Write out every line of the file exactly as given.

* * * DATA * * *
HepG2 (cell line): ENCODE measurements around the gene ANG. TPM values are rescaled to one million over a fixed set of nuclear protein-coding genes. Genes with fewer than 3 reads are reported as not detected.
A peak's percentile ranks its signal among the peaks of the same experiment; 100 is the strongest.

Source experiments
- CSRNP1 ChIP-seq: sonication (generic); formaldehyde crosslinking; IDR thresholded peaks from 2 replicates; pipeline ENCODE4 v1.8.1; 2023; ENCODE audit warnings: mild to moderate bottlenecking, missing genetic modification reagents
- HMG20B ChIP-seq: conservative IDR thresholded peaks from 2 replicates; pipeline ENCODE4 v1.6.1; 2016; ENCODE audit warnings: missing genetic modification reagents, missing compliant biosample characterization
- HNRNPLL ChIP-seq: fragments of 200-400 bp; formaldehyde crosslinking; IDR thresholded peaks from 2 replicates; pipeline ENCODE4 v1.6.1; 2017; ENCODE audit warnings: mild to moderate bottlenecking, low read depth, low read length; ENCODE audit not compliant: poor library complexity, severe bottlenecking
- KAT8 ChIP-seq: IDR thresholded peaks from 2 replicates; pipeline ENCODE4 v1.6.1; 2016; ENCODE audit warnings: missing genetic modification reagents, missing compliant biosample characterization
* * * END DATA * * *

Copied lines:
HepG2 (cell line): ENCODE measurements around the gene ANG. TPM values are rescaled to one million over a fixed set of nuclear protein-coding genes. Genes with fewer than 3 reads are reported as not detected.
A peak's percentile ranks its signal among the peaks of the same experiment; 100 is the strongest.

Source experiments
- CSRNP1 ChIP-seq: sonication (generic); formaldehyde crosslinking; IDR thresholded peaks from 2 replicates; pipeline ENCODE4 v1.8.1; 2023; ENCODE audit warnings: mild to moderate bottlenecking, missing genetic modification reagents
- HMG20B ChIP-seq: conservative IDR thresholded peaks from 2 replicates; pipeline ENCODE4 v1.6.1; 2016; ENCODE audit warnings: missing genetic modification reagents, missing compliant biosample characterization
- HNRNPLL ChIP-seq: fragments of 200-400 bp; formaldehyde crosslinking; IDR thresholded peaks from 2 replicates; pipeline ENCODE4 v1.6.1; 2017; ENCODE audit warnings: mild to moderate bottlenecking, low read depth, low read length; ENCODE audit not compliant: poor library complexity, severe bottlenecking
- KAT8 ChIP-seq: IDR thresholded peaks from 2 replicates; pipeline ENCODE4 v1.6.1; 2016; ENCODE audit warnings: missing genetic modification reagents, missing compliant biosample characterization